We do not have sufficient information to determine the severity of the threat of direct ingestion of large debris on Hawaiian spinner dolphins.Some data indicates that spinner dolphin prey species are consuming very small plastics. In 2010, researchers analyzed mesopelagic fish in the North Pacific Central Gyre and found that 35 percent of the fish—many of which were lantern fishes (spinner dolphins’ main prey)—had ingested plastic. Larger fish generally had more pieces of plastic in their guts than smaller fish. We are particularly concerned about the ability for plastic debris to absorb organic pollutants that may be toxic to marine organisms. Scientists have also found high levels of butyltin and organochlorine (chemical compounds found in some plastics) in migrating lantern fish species in the Western North Pacific, which may indicate a cause for concern for predators, such as spinner dolphins.


Meet the Faces of this story

Untamed Science is dedicated to explaining science with unique adventures stories. Learn more about the crew members that helped shoot this piece.

Dan Bertalan: Dan is one of the film making scientists with Untamed Science. Besides the work he does behind the camera, he has made award winning documentaries on North American Bears. These documentaries will be a key feature in upcoming Untamed Science ecofacts and podcasts. Dan leads one of the Untamed Science base stations in Madison Wisconsin. Watch a short ecofact where Dan explains elk behavior or …read more about Dan

Suze Roots:“Suze” as we call her, is one of our on-camera hosts. She is currently studying tropical woody vines (lianas) through the University of Wisconsin Milwaukee in the Republic ofPanama. Another part of Suze’s job is to be one of our writers, working to make the content scientifically accurate and fun for both students and teachers to watch. Suze is the star of several of the new BioAdvenures Videos … more on Suze


Spinner Dolphin Behavior

As the name indicates, spinning is a big part of what their behaviors include. The Spinner Dolphin is also famous for riding bow waves which are created in the water when boats go by. They often live in larger pods with the numbers from 100 to 1,000 in them. There are several subgroups though in each pod that add to the overall complexities of their hierarchy. There is plenty of dominance in place with core members.

Spinner Dolphins are very social and they interact often within their pods. They also interact with other types of dolphins. They use echolocation often and thy are also known to touch each other more often than other dolphin species. They create bonds that are very intense with their pods. If you would like to see them leaping, jumping, and spinning, such activity is most likely to occur at night.

The day time is often for them to rest. They may do so at the various inlets they can find. They come back to those same locations daily as long as they feel safe there. As the sun starts to go down though they become very active. They are going to migrate as needed in order to be in warm waters and to find enough food.


Q&A: Why Do Spinner Dolphins Spin? The Answer is Very Inspirational.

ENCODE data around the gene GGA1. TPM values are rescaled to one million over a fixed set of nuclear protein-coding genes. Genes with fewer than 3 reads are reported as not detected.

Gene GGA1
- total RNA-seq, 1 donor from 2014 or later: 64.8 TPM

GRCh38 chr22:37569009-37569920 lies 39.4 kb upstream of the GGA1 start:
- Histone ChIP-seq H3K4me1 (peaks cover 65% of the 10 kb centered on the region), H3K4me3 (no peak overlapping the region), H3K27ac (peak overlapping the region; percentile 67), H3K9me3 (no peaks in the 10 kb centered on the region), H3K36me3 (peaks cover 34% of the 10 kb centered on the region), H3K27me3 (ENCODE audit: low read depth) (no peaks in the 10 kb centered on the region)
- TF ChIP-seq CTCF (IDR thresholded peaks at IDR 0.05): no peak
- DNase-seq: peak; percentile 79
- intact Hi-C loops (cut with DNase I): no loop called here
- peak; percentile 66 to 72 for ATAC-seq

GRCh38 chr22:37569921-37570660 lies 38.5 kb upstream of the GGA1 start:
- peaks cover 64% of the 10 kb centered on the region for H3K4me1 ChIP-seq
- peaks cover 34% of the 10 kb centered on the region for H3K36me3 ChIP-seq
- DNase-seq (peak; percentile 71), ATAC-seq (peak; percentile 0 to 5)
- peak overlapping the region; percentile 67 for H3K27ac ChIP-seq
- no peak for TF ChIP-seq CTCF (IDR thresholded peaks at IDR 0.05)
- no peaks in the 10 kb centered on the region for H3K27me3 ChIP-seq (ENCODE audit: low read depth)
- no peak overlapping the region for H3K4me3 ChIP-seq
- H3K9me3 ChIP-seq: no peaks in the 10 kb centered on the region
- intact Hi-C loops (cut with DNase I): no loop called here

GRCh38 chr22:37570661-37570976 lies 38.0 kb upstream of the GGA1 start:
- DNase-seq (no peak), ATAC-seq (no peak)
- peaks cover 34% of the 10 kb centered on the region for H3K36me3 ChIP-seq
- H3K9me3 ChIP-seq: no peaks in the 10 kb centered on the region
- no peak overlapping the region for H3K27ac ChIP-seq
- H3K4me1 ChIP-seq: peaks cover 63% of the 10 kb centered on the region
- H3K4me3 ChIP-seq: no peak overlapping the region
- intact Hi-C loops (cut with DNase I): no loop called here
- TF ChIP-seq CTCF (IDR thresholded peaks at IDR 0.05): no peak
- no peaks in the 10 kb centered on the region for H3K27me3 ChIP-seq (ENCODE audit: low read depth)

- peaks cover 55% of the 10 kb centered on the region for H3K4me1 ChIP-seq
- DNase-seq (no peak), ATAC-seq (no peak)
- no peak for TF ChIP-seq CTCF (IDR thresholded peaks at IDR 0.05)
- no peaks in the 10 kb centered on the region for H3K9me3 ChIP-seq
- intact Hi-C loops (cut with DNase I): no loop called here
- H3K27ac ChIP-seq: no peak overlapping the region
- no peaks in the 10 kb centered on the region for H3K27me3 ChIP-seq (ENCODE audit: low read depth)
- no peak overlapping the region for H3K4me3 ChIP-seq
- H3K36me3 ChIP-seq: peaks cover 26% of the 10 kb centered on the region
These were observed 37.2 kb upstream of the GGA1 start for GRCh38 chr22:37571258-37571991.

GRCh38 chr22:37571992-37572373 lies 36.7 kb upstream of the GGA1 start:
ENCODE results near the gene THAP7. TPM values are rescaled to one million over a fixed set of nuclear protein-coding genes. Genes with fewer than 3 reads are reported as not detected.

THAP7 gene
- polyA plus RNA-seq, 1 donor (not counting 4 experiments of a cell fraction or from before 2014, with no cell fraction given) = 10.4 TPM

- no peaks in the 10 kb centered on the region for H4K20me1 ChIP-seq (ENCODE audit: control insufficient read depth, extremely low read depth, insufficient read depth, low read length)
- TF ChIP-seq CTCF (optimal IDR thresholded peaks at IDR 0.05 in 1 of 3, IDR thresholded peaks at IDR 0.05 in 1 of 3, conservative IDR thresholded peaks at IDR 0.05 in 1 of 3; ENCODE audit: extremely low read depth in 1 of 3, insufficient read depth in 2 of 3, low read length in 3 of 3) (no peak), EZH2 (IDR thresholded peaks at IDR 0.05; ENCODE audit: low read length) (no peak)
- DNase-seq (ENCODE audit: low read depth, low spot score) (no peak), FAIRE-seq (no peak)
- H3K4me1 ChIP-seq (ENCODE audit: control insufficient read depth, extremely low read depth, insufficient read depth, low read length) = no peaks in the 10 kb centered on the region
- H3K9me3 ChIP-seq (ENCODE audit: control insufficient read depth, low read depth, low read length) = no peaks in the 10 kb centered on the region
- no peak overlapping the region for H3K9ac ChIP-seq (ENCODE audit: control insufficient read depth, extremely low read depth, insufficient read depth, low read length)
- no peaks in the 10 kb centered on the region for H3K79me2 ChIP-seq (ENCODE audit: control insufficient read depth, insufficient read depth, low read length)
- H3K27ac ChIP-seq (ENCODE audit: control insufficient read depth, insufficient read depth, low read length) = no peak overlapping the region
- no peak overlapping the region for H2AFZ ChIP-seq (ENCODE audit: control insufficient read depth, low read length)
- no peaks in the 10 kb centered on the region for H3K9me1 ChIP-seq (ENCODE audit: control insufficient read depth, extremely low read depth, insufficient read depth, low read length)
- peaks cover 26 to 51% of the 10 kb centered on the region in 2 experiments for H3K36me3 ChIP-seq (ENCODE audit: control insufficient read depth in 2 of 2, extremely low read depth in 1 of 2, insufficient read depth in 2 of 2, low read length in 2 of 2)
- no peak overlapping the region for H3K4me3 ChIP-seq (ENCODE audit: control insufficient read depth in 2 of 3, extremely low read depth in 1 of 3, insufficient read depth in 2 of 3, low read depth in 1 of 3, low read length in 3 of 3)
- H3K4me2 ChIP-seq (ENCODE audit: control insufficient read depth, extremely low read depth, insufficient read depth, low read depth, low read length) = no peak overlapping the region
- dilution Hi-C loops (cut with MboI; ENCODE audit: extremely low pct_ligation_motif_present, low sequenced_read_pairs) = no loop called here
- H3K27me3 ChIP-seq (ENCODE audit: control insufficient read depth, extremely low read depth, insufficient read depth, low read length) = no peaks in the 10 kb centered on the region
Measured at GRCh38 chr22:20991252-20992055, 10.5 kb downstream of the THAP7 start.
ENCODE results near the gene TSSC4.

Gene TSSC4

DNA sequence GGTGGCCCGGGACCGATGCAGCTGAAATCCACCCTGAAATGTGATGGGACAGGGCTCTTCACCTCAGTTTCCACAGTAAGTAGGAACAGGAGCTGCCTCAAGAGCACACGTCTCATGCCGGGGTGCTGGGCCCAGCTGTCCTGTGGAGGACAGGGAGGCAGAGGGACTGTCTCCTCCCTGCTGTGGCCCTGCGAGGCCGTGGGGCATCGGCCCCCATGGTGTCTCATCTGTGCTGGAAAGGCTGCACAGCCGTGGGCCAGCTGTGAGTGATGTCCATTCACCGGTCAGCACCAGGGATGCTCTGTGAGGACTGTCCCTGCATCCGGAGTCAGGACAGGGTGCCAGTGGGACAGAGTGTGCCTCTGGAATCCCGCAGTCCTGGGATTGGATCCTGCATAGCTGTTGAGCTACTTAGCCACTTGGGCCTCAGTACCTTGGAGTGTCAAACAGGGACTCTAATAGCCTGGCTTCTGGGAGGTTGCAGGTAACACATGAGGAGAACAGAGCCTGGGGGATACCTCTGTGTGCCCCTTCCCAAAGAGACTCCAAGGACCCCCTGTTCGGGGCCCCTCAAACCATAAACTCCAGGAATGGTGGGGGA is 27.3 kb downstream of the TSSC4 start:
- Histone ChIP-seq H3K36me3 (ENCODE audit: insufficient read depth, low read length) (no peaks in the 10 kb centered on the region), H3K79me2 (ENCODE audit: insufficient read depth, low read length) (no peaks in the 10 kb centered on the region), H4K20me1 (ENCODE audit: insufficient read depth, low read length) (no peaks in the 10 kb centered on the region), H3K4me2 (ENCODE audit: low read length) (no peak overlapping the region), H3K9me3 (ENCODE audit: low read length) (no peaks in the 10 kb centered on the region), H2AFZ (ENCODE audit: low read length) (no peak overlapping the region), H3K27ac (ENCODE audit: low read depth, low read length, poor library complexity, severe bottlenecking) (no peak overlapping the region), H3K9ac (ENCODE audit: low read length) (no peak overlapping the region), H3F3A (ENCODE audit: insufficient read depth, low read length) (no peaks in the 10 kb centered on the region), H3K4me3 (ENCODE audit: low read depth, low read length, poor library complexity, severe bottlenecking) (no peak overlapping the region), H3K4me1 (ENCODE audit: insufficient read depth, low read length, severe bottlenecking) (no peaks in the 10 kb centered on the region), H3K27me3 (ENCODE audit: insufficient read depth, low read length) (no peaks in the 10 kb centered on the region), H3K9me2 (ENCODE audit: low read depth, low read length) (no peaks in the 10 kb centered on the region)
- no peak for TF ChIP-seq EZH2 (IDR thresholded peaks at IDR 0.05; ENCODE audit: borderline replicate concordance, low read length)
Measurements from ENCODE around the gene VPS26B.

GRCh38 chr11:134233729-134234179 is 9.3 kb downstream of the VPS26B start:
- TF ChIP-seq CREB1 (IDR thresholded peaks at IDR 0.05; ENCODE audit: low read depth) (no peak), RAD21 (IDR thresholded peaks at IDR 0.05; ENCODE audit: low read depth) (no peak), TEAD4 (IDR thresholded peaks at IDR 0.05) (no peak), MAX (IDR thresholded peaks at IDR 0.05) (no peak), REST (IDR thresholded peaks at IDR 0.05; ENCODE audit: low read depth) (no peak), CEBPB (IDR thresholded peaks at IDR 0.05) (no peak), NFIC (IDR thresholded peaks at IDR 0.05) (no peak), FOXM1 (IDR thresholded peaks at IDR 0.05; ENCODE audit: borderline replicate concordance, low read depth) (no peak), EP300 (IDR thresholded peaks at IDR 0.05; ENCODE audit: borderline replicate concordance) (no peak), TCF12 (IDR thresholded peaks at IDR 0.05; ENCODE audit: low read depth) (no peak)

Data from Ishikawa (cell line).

You’ve probably seen this happen in nature. This dolphin jumps out of the water and spins a bunch of times in the air before crashing back into the sea. It seems crazy. It doesn’t look like it helps them catch fish, or anything. But they do it all the time. The big question is why?

If you look on the internet, you’ll find a bunch of scientific mumbo-jumbo about them expressing themselves, or about chasing off parasites that are trying to suck their blood. Or whatever!

But here’s the real answer: They do it BECAUSE THEY CAN!

It’s a pretty straightforward, Occam’s Razor scenario. We’ve checked it out, and we have the facts. Plain and simple. Nature gave them a gift, and they use that gift. That’s all you need to know!

The question for you is: What gifts were you given that you are squandering?

Think about this now. These gifts could be either the gifts you were given by being a member of the human species, or they can be the gifts that were given to you as an unique and special individual within the species.

Either way, I’m sure there’s something!

The human body is an amazing thing. The human mind perhaps even more so. Put it all together and Blam! You have a recipe for greatness!

What do you figure your gift is?

Is it that you can run for hundreds of miles to tire out your prey? (or win?) Is it that you can write poems that make people cry or laugh? (or screenplays?) Is it that you can tell stories at a dinner party, hit a tennis ball really hard, enjoy sex, do math problems? Maybe you give emotionally challenging powerpoint presentations? Maybe you know how to draw weird pictures and post them on the internet for literally billions of people to Ooh and Aah over? I DON’T KNOW THE ANSWER. ONLY YOU KNOW THE ANSWER!

(President Trump can have affairs with Playmates of the Year! SO HE DOES! You probably can’t do that!)

Maybe you have many gifts. Maybe you can do it all!

The point is that, if you can, you should. If you aren’t, why not? Isn’t it your moral obligation?

There is no point holding it back! There is no point doing boring stuff only!

On the flip side, you also have to ask yourself whether your gifts are immoral? Then you have a bit more to think about.